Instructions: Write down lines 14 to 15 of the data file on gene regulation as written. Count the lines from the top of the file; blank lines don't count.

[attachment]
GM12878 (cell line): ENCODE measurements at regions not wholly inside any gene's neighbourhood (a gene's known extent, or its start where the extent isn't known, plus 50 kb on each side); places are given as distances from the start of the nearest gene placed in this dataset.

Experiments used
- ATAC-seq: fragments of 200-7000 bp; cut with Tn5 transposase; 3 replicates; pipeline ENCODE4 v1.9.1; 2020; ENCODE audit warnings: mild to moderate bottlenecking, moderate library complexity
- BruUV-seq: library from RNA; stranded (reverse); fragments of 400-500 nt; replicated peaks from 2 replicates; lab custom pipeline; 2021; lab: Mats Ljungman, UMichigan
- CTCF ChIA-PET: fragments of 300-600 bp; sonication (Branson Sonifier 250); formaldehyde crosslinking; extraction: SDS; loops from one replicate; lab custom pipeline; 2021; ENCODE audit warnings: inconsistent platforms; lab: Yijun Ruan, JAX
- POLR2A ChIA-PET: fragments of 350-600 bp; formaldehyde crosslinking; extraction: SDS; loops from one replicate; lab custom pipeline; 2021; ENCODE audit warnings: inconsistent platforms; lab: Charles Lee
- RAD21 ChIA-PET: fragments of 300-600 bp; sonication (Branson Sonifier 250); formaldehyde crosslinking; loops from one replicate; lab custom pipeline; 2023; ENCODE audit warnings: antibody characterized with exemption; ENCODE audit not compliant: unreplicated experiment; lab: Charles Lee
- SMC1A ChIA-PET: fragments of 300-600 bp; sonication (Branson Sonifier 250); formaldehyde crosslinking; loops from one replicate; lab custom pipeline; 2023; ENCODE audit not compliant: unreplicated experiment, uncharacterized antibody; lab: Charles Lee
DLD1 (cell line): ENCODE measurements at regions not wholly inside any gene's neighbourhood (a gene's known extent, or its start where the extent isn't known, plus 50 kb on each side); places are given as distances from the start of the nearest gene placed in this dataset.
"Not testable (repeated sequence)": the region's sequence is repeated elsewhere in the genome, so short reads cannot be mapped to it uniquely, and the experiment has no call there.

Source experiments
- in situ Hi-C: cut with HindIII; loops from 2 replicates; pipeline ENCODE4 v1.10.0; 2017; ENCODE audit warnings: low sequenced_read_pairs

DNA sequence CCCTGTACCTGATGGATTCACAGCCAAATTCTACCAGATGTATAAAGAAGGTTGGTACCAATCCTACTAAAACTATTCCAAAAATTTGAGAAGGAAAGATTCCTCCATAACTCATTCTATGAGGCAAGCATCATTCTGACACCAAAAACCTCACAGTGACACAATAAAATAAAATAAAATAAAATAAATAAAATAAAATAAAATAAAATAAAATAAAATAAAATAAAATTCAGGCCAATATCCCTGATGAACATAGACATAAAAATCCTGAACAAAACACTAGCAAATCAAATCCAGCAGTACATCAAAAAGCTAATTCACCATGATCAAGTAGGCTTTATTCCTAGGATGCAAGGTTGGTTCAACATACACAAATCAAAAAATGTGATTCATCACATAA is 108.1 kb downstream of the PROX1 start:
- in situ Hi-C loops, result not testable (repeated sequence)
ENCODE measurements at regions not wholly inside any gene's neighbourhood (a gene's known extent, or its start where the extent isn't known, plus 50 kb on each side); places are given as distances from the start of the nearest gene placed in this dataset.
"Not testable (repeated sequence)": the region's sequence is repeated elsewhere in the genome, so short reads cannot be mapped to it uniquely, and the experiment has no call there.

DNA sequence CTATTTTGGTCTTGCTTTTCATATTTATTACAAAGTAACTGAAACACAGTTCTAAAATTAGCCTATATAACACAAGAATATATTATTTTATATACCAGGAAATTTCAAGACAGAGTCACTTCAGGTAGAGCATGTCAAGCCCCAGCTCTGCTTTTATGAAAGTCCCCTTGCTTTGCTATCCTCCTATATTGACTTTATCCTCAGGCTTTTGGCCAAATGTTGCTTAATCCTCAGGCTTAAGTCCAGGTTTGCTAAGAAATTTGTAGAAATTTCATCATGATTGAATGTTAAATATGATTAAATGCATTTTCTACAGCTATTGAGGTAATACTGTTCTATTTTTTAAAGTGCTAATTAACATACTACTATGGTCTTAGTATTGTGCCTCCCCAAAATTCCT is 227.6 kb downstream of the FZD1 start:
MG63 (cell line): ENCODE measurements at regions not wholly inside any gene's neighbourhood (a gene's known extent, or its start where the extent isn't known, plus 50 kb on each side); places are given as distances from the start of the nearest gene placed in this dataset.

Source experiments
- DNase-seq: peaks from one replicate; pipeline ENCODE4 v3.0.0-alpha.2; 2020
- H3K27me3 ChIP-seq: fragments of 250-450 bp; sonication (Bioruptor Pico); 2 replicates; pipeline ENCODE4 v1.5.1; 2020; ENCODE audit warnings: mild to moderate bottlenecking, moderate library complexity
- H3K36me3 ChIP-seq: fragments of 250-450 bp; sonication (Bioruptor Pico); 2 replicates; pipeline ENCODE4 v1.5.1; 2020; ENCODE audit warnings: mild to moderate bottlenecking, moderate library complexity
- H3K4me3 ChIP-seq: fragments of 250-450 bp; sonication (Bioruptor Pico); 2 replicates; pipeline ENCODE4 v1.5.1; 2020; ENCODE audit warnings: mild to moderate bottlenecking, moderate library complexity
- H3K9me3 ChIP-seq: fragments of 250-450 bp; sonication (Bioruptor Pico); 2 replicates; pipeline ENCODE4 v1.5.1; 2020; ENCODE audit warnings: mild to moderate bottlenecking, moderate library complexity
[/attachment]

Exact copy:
- in situ Hi-C loops, result not testable (repeated sequence)
ENCODE measurements at regions not wholly inside any gene's neighbourhood (a gene's known extent, or its start where the extent isn't known, plus 50 kb on each side); places are given as distances from the start of the nearest gene placed in this dataset.